The In-between Days



Hello, sweet home making friends!



There is a time between December 25th and January 1st,
that seems to my days of reflection and refocusing.
You, too?

I can't help but think about all I've done this past year, 2012,
and whether it was good or bad, temporal-minded or eternal-minded,
meaningful or meaningless.
Probably all of the above.

And in the process, I decide, every year, that no matter the course I've laid out,
no matter the resolutions I have made,
my life is full of surprises,
interruptions and intention,
blessings and backfires,
wins and losses,
open and closed doors and windows,
and no matter where I thought I'd go each January 1st,
when I get to these in-between days at the end of the year 
and look back over this past year's days,
the path barely resembles the one I'd mapped.

This post is meant to be a reflection for me of surprises and intentions
that blessed my 2012.
It's also an extremely loose plan of the goals and plans
I am reflecting on for 2013.

I hope you don't mind my musings.

This past year


 I was willing,








shared 10 ways in which you can make money at home if you are a homemaker
(no get-rich-quick scheming here, just practical and doable ideas),


then we made something we've never made before:
a vanilla crepe cake, and my daughter, Miss S, shared the recipe,


reflected on being a host mom to Khomchan, from Thailand, 
Hyojin, from South Korea, and Jeep, from China,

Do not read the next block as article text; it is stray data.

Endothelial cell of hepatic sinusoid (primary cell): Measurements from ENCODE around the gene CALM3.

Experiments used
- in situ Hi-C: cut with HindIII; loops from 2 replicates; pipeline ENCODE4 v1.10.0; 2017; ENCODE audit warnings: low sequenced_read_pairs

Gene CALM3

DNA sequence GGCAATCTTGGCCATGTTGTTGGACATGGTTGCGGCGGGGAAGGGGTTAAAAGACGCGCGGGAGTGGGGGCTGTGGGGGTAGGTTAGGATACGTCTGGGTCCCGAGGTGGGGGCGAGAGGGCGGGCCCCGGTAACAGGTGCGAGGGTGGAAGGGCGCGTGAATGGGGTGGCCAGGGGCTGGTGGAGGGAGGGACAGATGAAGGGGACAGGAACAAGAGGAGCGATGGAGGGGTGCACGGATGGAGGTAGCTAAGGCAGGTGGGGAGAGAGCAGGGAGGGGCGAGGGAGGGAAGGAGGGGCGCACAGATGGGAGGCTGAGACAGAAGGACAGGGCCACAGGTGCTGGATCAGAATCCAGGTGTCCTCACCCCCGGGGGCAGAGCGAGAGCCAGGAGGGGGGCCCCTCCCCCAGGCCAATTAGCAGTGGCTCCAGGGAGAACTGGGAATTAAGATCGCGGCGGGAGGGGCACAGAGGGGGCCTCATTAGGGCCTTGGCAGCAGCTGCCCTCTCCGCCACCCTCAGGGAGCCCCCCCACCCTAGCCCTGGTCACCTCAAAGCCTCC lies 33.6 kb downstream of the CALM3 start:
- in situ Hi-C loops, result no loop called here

and how it was worth every moment,


I found some ideas for uses for old armoires,




survived the writing of the series: 31 Days to a Staged Home (!!!),


turned a TV armoire into an office for my High School Senior girl,




and last but not least, 
I shared my Organized Kitchen :: The Baking Zone




This past year also included the shingles (for me) and the passing of my Gram 
who I talked about HERE and HERE.


This next year on my agenda is:



getting a blog/website a makeover from Kristin of Simply Klassic Design,


room by room, working my way down and around and out of the house
through the front door, staging our home to sell it by autumn.
Our Master Bedroom closet is already done
(the Master Bath is next- whoowee did this room need some help!),

our second daughter, Miss A, graduates from High School this May,




and as a graduation present,
we'd like to travel to Seoul, South Korea and Bangkok, Thailand to visit these two:



when we return, we will finish the details of selling this house
and we'd love to find a Craftsman bungalow in the historical district
here in Greenville, SC.
We've been house hunting and I've made a dream board on Pinterest,
speaking of Pinterest...




did you know that I am part of a group of organizing ladies
that strive to bring you our best home organizing ideas
to make your home making better?
My friends,
Becky from Organizing Made Fun
Anna from Ask Anna
Becky from Clean Mama

have made this ORGANIZING BOARD for YOU!
Check it out!
These gals are seriously amazingly fantastically organized!


In October, guess what's happening here in our
gorgeous downtown of Greenville, South Carolina!??
(I am stinkin' excited!)



YES!!
Some of you may know Allume as the Relevant Conference,
formerly held in Harrisburg, PA.
What is Allume? It's a Christian women's blogger conference.

From their About page:
Our goal at Allume is to minister to the woman, the blogger, the story teller. 
We want to love well, encourage, and spur women on to shine the Light that lives within them. 
We want to serve you in ways that cultivate the Light in you, help you expand your influence, 
use your influence well (in your home, your community, or around the world) 
and encourage you with stories of those who are living out the Light.

I've been to the conference. It is not to be missed.

If any of you are coming, email me and I'd like to extend 
hospitality to you through anything you may need with here in Greenville
(we've lived here almost 20 years, so it's home).

I think I'll have plenty to keep me busy.
But I'll remember:



Happy New Year!